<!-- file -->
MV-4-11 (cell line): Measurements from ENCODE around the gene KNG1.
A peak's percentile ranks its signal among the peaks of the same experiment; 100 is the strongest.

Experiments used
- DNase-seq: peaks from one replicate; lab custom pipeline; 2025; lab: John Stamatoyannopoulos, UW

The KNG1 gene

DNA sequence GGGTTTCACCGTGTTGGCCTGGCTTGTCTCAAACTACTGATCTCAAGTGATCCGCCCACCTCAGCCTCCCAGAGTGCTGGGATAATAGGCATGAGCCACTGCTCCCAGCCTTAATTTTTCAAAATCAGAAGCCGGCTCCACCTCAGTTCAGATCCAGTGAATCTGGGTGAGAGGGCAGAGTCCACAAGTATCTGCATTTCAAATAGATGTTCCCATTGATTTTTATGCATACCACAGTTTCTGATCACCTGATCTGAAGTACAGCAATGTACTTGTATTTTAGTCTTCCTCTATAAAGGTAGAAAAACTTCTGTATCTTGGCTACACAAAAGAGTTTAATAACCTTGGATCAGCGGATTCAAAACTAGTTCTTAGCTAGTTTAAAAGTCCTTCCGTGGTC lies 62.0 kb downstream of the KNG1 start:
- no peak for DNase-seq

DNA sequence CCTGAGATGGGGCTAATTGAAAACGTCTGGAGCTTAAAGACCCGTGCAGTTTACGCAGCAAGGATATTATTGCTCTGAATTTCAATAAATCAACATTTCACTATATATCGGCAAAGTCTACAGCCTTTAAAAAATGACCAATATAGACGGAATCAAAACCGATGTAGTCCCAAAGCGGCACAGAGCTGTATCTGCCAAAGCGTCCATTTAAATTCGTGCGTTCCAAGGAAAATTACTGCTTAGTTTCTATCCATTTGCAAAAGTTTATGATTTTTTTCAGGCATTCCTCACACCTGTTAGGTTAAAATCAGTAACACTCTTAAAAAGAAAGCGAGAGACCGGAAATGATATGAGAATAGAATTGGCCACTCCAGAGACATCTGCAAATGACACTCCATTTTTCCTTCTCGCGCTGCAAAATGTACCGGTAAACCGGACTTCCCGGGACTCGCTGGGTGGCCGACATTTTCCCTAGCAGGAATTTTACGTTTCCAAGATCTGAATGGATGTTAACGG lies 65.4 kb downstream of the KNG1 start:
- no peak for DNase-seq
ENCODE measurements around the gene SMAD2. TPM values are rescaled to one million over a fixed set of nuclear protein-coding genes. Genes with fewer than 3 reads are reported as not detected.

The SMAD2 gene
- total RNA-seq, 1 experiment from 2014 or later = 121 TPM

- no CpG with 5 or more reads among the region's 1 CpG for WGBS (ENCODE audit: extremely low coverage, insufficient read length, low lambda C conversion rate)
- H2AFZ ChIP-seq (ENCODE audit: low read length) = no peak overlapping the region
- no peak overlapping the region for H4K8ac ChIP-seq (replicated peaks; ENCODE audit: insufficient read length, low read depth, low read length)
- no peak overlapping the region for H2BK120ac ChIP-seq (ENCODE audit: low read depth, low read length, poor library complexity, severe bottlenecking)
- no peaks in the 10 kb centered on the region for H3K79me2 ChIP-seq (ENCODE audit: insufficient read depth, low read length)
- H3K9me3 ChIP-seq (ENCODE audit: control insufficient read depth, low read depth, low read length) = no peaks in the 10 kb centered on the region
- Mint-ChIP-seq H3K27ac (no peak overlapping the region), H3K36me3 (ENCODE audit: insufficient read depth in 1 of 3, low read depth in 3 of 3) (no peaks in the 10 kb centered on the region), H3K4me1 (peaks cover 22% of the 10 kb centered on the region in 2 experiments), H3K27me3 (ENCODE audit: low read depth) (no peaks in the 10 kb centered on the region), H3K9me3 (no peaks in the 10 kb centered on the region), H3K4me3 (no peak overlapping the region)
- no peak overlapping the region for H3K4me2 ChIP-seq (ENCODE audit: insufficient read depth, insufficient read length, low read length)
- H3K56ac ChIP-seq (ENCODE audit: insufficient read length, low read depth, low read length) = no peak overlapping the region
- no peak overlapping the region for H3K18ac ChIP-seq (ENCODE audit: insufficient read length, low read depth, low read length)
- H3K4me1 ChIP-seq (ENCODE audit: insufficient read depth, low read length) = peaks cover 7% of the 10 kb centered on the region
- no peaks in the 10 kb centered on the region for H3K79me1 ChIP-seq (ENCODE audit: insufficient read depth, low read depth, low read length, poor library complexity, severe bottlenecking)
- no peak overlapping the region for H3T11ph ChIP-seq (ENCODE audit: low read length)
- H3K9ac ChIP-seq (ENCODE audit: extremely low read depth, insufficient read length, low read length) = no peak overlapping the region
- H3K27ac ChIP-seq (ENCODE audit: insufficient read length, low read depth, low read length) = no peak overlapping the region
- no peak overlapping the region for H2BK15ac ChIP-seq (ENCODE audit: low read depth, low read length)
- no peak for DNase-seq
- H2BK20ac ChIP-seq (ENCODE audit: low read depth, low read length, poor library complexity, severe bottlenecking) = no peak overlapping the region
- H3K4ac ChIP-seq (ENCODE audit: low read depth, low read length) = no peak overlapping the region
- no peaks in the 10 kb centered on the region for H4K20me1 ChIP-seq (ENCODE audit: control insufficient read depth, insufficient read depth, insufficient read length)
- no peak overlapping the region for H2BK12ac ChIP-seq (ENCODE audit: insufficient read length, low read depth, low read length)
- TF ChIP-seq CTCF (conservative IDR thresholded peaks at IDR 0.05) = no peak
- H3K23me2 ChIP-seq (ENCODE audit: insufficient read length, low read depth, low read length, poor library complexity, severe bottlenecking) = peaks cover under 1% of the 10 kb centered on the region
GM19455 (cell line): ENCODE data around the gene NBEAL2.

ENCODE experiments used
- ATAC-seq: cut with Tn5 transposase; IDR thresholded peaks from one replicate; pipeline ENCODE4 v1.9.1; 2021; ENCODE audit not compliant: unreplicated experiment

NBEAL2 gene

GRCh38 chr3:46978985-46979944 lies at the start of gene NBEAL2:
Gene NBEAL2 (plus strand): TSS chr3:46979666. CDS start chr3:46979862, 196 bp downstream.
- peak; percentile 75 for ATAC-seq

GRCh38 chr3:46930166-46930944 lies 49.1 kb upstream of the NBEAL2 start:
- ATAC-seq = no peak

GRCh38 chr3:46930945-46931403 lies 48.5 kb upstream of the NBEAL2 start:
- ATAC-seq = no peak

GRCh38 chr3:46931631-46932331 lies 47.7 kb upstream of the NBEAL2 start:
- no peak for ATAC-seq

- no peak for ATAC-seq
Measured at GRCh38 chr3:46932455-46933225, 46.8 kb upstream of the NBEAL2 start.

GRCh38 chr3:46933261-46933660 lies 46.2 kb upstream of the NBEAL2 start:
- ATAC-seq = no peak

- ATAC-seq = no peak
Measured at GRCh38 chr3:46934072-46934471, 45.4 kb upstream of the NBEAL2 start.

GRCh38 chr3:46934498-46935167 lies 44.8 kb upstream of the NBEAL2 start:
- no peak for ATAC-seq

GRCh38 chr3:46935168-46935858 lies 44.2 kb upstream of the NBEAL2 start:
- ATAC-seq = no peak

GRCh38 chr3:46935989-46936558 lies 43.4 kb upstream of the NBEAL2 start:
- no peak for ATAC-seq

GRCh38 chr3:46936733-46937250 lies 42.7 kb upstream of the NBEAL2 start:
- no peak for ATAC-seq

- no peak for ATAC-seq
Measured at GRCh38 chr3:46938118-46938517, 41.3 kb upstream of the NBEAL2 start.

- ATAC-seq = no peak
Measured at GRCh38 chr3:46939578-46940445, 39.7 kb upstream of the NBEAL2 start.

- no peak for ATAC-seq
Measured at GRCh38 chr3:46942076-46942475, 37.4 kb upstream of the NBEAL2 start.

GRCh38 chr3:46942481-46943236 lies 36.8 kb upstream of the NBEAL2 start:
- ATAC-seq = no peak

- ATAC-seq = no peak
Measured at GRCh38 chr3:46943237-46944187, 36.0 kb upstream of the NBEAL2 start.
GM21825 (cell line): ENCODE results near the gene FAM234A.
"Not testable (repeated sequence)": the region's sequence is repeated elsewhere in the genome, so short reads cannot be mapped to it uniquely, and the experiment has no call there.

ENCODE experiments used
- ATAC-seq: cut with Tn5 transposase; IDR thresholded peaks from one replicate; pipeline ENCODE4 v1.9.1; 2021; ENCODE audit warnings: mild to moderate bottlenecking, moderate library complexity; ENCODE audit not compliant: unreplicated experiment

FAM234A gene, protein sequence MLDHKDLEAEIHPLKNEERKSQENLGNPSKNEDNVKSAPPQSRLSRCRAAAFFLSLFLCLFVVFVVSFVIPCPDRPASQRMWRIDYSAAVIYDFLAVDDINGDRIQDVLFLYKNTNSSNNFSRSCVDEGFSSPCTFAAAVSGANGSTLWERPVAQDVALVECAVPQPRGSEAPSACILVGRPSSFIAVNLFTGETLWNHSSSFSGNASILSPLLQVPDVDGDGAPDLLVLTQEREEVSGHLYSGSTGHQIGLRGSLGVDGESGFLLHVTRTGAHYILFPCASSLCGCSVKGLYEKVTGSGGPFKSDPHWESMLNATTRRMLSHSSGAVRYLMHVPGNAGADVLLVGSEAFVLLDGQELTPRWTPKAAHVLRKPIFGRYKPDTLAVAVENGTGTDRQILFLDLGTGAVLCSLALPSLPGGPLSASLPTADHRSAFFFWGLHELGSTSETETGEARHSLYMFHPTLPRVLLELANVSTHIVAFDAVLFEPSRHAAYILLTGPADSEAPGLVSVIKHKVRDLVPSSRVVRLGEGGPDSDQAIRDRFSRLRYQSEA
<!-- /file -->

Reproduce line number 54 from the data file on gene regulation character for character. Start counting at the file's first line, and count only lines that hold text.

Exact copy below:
Measured at GRCh38 chr3:46934072-46934471, 45.4 kb upstream of the NBEAL2 start.